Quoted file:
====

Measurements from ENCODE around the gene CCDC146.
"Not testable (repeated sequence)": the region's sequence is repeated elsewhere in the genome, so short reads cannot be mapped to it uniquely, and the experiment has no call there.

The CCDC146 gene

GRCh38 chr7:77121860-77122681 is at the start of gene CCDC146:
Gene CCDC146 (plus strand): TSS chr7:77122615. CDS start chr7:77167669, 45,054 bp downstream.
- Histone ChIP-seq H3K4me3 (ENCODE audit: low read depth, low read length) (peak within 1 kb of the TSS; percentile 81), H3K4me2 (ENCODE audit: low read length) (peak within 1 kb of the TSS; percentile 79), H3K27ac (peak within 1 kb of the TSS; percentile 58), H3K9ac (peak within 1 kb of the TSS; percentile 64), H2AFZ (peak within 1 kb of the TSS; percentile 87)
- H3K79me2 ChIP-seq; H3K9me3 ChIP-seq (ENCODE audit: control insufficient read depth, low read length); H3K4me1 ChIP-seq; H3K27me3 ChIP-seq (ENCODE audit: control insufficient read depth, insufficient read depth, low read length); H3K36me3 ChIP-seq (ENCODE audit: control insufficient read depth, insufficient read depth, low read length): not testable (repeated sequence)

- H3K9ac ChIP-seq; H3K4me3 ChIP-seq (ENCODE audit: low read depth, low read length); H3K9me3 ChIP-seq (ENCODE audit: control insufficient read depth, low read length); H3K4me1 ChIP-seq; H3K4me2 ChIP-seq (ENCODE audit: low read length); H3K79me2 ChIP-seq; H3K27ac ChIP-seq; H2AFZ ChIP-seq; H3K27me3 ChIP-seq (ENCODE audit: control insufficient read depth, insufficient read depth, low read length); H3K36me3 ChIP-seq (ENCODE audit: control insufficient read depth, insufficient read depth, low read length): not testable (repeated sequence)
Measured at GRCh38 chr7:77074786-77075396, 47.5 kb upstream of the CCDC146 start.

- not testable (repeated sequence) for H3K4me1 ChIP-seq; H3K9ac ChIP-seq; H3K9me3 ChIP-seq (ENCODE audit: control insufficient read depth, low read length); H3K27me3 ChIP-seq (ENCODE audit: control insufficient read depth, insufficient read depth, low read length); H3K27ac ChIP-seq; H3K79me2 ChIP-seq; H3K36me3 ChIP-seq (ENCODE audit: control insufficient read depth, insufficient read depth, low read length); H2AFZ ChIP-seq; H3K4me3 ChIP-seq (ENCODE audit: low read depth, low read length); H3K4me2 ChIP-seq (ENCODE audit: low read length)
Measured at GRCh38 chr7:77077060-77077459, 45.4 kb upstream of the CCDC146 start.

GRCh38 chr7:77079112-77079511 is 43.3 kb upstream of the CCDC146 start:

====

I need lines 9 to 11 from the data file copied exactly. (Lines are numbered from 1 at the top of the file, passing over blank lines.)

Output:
Measured at GRCh38 chr7:77074786-77075396, 47.5 kb upstream of the CCDC146 start.

- not testable (repeated sequence) for H3K4me1 ChIP-seq; H3K9ac ChIP-seq; H3K9me3 ChIP-seq (ENCODE audit: control insufficient read depth, low read length); H3K27me3 ChIP-seq (ENCODE audit: control insufficient read depth, insufficient read depth, low read length); H3K27ac ChIP-seq; H3K79me2 ChIP-seq; H3K36me3 ChIP-seq (ENCODE audit: control insufficient read depth, insufficient read depth, low read length); H2AFZ ChIP-seq; H3K4me3 ChIP-seq (ENCODE audit: low read depth, low read length); H3K4me2 ChIP-seq (ENCODE audit: low read length)
Measured at GRCh38 chr7:77077060-77077459, 45.4 kb upstream of the CCDC146 start.